Do 30% water change, add 1 pump easy green then measure nitrate, phosphate and TDS. This gives you start of week baseline. What you want is to get a gauge on is how those creep up (or down) over the week, measure again before you do next pump of easy green. Did they go down or up? If N/P/TDS went up before you added next pump you can assume that increase is from (a) breakdown of food and waste in tank, (b) soil based substrate leaching ammonia into water column, (c) both of the above.

The idea is to change right amount of water and then dose at needed rate to keep a stable baseline throughout the week. It’s basically lather/rinse/repeat, water change is is rinse, dosing is lather. You zero in on a routine of water change, cleaning/maintenance/pruning and dosing for YOUR tank. Once you get that routine worked out and purring along it really takes very little monitoring from you.

My little 7gal non co2 tank, 1 betta, 11 ember/neon tetra has rotala rotundifolia, red root floaters which grow like crazy. I change 1/2 gal week, thin out plants to keep them in line and then use 1gal milk jug of RO dosed with .375ml of Thrive to top off for evaporation and dose (daily) throughout the week. Only monitoring I do is use JBL test strip once week and maybe stick TDS pen in there once a month. If I notice TDS creeping up I’ll throw in a extra 1/2 gal water change.

The absurd plant growth/nutrient uptake and my thinning out of plants religiously are mainly what keeps my tank maintained. By topping off for evaporation I’m feeding my plants/keeping levels up everyday. Feed my fish and add about 2 cups of the water everyday. If I miss a day I just double up on top off water next day, it’s such low level dosing it’s not a big deal.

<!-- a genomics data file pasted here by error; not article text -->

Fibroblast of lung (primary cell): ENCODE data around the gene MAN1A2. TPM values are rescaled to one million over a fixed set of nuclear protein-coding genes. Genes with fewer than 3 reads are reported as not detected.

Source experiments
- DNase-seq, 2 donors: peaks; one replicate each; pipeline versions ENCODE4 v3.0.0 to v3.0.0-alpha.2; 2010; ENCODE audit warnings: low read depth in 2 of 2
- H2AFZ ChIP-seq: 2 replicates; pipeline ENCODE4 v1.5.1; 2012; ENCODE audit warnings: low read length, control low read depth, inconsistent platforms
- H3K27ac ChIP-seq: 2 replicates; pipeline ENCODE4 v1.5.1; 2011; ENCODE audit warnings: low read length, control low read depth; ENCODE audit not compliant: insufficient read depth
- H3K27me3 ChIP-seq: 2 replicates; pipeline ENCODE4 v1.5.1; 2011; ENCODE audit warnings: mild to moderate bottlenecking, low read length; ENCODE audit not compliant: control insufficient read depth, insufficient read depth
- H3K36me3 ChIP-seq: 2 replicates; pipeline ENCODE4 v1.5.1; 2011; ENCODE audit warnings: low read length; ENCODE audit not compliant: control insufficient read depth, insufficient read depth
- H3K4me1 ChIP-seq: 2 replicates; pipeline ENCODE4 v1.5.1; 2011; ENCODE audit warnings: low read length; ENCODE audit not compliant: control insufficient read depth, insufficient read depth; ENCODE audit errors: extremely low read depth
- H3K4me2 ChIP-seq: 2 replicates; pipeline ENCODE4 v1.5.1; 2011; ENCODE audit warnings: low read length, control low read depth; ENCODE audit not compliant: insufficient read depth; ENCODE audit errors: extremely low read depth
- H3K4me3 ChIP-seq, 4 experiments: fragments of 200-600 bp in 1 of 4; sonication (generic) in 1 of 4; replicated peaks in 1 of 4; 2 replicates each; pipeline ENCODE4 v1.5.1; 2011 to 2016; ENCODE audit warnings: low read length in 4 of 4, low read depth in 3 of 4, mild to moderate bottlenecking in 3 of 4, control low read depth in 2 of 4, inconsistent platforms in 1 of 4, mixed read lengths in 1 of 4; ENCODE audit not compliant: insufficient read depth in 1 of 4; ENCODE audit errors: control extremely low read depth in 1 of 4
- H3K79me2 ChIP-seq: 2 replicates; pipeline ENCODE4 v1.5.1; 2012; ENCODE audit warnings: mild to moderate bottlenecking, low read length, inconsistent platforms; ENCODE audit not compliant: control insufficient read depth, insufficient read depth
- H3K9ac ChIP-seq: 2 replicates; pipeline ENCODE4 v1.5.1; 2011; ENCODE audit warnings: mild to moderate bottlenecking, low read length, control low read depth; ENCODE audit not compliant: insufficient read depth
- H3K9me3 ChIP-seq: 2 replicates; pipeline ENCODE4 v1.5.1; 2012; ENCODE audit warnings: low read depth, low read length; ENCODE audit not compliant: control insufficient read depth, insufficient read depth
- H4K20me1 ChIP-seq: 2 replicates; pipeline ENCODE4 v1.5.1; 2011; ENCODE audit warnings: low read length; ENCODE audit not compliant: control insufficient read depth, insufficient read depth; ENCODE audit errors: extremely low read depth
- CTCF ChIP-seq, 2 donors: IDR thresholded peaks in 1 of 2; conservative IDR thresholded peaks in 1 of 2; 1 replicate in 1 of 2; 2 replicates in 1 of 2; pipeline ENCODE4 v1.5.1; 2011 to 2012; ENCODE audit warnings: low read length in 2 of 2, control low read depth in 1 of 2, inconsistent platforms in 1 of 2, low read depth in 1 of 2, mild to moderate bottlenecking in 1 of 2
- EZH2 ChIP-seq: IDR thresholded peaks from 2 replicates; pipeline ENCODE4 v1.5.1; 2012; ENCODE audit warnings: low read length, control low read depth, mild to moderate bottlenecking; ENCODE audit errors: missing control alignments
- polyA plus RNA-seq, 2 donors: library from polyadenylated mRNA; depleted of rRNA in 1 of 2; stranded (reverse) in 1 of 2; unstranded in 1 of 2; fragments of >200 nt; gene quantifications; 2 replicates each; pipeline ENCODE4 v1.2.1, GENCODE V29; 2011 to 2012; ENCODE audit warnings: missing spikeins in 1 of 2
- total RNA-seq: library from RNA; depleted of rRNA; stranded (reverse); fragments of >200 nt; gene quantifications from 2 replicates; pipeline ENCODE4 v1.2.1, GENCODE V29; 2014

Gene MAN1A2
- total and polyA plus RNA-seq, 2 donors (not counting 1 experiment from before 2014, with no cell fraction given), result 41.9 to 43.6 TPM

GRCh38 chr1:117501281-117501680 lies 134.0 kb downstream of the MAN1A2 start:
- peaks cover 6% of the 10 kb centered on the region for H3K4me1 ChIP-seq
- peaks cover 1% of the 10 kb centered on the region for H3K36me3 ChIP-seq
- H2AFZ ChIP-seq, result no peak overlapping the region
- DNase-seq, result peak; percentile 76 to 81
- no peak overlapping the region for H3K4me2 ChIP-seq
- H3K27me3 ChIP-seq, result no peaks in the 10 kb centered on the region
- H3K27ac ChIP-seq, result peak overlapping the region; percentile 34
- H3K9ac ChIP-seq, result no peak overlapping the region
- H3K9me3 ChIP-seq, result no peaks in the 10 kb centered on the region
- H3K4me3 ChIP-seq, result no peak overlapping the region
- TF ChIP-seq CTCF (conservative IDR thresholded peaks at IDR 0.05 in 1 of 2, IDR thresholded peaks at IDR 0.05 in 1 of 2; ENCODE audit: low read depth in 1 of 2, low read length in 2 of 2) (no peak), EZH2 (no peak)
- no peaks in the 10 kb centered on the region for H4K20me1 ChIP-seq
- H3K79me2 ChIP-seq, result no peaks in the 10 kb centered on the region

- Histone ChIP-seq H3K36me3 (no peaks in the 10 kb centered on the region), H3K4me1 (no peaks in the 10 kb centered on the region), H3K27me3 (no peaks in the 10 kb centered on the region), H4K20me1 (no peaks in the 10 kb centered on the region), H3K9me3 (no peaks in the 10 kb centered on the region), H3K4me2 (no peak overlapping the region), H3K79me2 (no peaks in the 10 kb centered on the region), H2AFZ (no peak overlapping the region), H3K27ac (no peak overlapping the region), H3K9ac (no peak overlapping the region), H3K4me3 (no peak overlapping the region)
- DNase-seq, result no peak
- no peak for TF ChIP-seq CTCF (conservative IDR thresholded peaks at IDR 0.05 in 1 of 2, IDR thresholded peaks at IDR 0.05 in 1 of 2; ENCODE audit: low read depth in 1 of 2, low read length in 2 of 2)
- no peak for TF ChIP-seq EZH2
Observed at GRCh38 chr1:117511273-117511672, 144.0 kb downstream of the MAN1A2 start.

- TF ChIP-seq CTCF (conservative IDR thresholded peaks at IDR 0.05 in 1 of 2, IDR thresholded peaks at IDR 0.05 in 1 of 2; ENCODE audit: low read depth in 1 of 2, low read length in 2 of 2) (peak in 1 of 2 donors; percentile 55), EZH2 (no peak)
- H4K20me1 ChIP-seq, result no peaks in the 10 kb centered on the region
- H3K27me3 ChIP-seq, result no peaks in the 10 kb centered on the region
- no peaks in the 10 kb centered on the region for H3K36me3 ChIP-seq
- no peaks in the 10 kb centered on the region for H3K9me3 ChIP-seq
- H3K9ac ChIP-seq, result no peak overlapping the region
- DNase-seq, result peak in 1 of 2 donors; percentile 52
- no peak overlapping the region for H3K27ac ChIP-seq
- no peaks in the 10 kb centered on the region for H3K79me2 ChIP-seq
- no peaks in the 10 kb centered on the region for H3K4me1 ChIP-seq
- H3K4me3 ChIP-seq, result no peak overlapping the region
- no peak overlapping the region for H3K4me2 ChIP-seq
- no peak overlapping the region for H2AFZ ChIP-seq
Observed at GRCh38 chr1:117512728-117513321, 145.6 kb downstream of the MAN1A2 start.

Once you get that routine worked out your basically on autopilot unless you make a big change to fish population or plant mass/type of plants.
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post #13 of 13 (permalink) Old 02-19-2020, 07:30 PM Thread Starter
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Do 30% water change, add 1 pump easy green then measure nitrate, phosphate and TDS. This gives you start of week baseline. What you want is to get a gauge on is how those creep up (or down) over the week, measure again before you do next pump of easy green. Did they go down or up? If N/P/TDS went up before you added next pump you can assume that increase is from (a) breakdown of food and waste in tank, (b) soil based substrate leaching ammonia into water column, (c) both of the above.

The idea is to change right amount of water and then dose at needed rate to keep a stable baseline throughout the week. Itís basically lather/rinse/repeat, water change is is rinse, dosing is lather. You zero in on a routine of water change, cleaning/maintenance/pruning and dosing for YOUR tank. Once you get that routine worked out and purring along it really takes very little monitoring from you.

My little 7gal non co2 tank, 1 betta, 11 ember/neon tetra has rotala rotundifolia, red root floaters which grow like crazy. I change 1/2 gal week, thin out plants to keep them in line and then use 1gal milk jug of RO dosed with .375ml of Thrive to top off for evaporation and dose (daily) throughout the week. Only monitoring I do is use JBL test strip once week and maybe stick TDS pen in there once a month. If I notice TDS creeping up Iíll throw in a extra 1/2 gal water change.

The absurd plant growth/nutrient uptake and my thinning out of plants religiously are mainly what keeps my tank maintained. By topping off for evaporation Iím feeding my plants/keeping levels up everyday. Feed my fish and add about 2 cups of the water everyday. If I miss a day I just double up on top off water next day, itís such low level dosing itís not a big deal.

Once you get that routine worked out your basically on autopilot unless you make a big change to fish population or plant mass/type of plants.
Got it! Thank you very much. I'll start keeping track on the next water change.